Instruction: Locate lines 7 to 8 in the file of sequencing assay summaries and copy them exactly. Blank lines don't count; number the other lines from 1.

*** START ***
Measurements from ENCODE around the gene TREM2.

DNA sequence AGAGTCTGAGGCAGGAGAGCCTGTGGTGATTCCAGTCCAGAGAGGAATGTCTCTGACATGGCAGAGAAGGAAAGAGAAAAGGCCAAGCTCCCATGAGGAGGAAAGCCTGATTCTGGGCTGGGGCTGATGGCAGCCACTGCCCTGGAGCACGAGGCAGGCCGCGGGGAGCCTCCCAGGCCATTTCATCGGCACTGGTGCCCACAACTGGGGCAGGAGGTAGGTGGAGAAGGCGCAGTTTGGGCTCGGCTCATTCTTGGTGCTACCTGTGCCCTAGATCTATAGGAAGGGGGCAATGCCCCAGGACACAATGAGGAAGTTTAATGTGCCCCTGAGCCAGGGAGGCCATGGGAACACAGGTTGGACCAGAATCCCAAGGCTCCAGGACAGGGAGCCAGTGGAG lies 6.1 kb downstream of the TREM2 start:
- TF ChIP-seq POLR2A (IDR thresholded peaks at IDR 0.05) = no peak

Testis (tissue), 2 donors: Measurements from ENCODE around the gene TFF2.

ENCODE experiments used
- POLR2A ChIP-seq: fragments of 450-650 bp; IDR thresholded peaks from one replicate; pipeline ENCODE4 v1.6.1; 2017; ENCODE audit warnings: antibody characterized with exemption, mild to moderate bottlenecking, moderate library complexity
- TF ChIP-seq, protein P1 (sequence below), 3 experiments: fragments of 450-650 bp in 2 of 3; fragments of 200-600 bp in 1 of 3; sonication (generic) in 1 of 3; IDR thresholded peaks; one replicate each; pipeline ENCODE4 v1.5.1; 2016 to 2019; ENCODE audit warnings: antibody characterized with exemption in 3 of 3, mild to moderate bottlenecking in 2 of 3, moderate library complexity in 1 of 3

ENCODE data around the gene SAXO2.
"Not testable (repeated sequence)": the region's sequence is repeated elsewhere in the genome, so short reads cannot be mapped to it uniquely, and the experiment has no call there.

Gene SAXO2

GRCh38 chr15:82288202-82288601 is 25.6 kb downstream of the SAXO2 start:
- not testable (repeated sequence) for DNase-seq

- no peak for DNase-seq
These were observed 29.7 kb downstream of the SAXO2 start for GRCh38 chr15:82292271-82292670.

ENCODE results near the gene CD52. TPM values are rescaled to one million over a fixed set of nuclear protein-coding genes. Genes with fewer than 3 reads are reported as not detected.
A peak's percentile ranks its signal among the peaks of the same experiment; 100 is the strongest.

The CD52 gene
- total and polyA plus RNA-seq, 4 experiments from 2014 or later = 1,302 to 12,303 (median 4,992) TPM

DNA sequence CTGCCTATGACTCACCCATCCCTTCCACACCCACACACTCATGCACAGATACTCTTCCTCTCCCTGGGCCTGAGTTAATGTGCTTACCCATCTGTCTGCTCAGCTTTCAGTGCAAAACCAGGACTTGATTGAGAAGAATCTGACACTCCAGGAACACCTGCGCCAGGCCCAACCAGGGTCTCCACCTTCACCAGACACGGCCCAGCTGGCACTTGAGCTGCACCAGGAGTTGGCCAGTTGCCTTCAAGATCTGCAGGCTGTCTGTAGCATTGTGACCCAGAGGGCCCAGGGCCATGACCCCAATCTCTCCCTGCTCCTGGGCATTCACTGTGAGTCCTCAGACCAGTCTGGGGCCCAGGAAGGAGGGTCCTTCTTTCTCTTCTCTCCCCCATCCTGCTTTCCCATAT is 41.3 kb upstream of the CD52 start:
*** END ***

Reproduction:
- TF ChIP-seq, protein P1 (sequence below), 3 experiments: fragments of 450-650 bp in 2 of 3; fragments of 200-600 bp in 1 of 3; sonication (generic) in 1 of 3; IDR thresholded peaks; one replicate each; pipeline ENCODE4 v1.5.1; 2016 to 2019; ENCODE audit warnings: antibody characterized with exemption in 3 of 3, mild to moderate bottlenecking in 2 of 3, moderate library complexity in 1 of 3

ENCODE data around the gene SAXO2.